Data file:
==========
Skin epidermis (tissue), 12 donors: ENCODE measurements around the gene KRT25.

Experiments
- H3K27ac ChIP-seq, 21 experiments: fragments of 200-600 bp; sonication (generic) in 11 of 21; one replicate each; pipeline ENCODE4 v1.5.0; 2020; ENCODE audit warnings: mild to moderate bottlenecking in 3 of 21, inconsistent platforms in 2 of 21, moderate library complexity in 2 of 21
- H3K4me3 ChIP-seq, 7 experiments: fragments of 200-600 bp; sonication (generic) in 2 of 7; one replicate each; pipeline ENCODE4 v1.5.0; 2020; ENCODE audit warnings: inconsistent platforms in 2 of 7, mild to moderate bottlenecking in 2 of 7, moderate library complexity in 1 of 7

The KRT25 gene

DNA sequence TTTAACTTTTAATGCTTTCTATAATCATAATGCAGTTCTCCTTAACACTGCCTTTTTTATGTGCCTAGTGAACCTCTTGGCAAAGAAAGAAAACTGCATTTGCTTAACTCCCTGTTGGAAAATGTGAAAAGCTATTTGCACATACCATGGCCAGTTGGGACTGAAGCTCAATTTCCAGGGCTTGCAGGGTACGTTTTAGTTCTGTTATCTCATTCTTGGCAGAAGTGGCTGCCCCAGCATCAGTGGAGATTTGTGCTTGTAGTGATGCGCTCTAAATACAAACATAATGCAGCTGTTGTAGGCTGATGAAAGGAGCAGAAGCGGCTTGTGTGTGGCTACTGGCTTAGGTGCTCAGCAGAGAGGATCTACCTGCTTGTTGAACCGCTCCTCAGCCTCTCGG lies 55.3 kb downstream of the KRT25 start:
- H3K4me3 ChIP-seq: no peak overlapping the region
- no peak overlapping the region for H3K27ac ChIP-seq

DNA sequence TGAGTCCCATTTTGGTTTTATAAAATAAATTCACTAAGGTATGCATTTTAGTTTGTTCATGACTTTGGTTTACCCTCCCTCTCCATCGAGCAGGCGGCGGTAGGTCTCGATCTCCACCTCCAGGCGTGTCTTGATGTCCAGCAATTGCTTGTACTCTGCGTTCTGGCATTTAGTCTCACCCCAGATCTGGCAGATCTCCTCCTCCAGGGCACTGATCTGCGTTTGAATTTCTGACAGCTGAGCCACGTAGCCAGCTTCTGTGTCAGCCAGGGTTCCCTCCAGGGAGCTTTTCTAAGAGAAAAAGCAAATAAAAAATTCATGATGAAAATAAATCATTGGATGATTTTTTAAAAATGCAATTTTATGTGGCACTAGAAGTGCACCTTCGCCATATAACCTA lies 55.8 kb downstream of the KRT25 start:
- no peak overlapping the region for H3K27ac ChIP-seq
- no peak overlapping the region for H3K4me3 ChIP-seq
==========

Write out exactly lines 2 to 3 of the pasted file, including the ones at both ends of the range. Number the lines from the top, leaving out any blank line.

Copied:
Experiments
- H3K27ac ChIP-seq, 21 experiments: fragments of 200-600 bp; sonication (generic) in 11 of 21; one replicate each; pipeline ENCODE4 v1.5.0; 2020; ENCODE audit warnings: mild to moderate bottlenecking in 3 of 21, inconsistent platforms in 2 of 21, moderate library complexity in 2 of 21